Earlier this month, the Grand Challengers, an interdisciplinary team of Tech students, won the Bank of America (BoA) 2013 Campus Challenge, beating more than 70 teams from various participating schools.
“We won the entire competition by coming up with a new loyalty program that rewards Bank of America’s customers for being financially responsible,” said team member Ethan Smith.
The annual case competition, sponsored by the Global Technology & Operations division of BoA, required students to present solutions to real-world technology and business challenges in the financial services industry.
The team consisted of 10 second-year undergraduate students including Business Administration majors Paul Anderson, Sarah Lynn Bowen and Patrick Kelly; Industrial Engineering Majors Smith, Misha Desai, Alec Kaye and Courtney Hall; Mechanical Engineering Majors Elizabeth Waters and Zac Zachow; and Computer Science Major Alex Stelea. These students are part of the Grand Challenges living and learning community.
Each member of the winning team of Grand Challengers won $5,000 while BoA awarded a gift of $50,000 to Tech.
The competition was split into two rounds. This September, the Grand Challengers competed against nine other Tech teams in the intra-college round. The winners of round one at the 12 participating colleges then competed in round two in early October at the Scheller College of Business.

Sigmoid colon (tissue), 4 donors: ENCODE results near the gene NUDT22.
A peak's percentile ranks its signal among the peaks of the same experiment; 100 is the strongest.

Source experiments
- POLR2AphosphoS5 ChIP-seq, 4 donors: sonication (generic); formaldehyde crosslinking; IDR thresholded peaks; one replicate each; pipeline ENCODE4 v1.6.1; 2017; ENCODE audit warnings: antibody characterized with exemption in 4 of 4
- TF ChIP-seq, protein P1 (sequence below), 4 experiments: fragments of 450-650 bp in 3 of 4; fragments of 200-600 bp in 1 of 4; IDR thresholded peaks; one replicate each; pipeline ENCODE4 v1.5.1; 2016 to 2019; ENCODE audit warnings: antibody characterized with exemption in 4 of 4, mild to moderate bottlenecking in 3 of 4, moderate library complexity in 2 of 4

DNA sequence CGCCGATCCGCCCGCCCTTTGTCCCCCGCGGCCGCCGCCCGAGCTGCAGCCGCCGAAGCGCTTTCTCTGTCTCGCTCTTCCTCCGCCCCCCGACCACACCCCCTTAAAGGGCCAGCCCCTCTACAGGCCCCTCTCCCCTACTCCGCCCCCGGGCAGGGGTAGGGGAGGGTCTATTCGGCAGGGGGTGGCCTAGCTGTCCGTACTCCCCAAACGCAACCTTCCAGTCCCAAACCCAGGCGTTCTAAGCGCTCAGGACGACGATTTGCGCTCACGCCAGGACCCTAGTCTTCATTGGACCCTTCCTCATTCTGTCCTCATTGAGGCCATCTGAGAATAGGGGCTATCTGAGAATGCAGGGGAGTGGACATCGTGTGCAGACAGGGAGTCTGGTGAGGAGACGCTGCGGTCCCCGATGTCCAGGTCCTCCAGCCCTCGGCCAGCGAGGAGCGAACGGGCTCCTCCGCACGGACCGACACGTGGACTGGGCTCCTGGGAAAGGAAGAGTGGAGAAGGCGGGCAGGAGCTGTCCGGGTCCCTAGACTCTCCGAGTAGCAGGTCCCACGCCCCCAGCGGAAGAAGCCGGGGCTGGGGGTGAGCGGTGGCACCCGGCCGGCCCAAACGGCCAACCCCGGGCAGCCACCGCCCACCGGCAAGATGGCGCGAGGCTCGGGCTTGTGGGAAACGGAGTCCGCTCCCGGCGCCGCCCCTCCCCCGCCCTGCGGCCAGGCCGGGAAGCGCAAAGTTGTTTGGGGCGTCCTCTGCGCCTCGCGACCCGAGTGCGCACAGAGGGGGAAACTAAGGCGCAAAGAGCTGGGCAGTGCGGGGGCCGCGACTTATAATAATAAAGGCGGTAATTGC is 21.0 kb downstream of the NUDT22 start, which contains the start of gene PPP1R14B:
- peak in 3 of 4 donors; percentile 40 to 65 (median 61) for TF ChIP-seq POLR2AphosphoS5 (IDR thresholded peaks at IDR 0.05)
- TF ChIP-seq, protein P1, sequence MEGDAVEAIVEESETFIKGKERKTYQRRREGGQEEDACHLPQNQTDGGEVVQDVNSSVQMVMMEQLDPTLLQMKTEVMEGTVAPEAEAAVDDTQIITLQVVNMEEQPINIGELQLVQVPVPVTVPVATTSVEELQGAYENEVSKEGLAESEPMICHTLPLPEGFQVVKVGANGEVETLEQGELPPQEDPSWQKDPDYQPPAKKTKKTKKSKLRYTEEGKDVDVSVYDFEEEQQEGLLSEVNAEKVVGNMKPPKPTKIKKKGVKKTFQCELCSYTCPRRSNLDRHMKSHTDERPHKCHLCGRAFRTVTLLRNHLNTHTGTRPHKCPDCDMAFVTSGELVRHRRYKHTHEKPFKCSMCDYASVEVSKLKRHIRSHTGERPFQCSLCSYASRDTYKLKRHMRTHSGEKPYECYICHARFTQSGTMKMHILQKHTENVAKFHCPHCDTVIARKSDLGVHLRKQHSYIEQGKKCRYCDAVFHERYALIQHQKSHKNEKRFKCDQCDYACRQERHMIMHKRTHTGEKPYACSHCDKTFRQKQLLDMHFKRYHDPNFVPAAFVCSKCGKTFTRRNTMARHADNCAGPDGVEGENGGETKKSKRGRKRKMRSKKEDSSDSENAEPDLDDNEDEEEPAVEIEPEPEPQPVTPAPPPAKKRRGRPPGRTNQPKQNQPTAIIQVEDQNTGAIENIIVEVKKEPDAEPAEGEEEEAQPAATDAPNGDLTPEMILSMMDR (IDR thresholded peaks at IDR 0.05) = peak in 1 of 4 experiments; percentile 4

Each team presented their solutions in a five-page submission including a business case, detailed business and technical requirements, architecture platform description, an explanation of benefits and a five-minute video pitch describing their solution.
“I was a little skeptical of our chances of winning…. I wasn’t sure we had enough experience, both as undergrads competing against upperclassmen and grad students, and also because most of us were competing a decent length outside of our field of study,” Zachow said. “But when we first sat down to tackle the first question… we all walked out and could just feel the energy from our group dynamic. I think that was our main advantage.”
Both rounds’ entries were ranked based on novelty, quality of design, commercial potential, overall functionality and a demonstration of understanding the business and technical requirements of the solution. This year’s challenge questions were focused on data management and new technologies that could improve BOA’s customer rewards and incentive programs.
According to the Campus Challenge website, one comment from judges was, “The simplicity of the solution and focus on the BoA’s core competencies was refreshing, as was the ability to leverage the Bank’s current technology.”
In the future, some Grand Challengers members hope to work together and hope to enter the Campus Challenge again.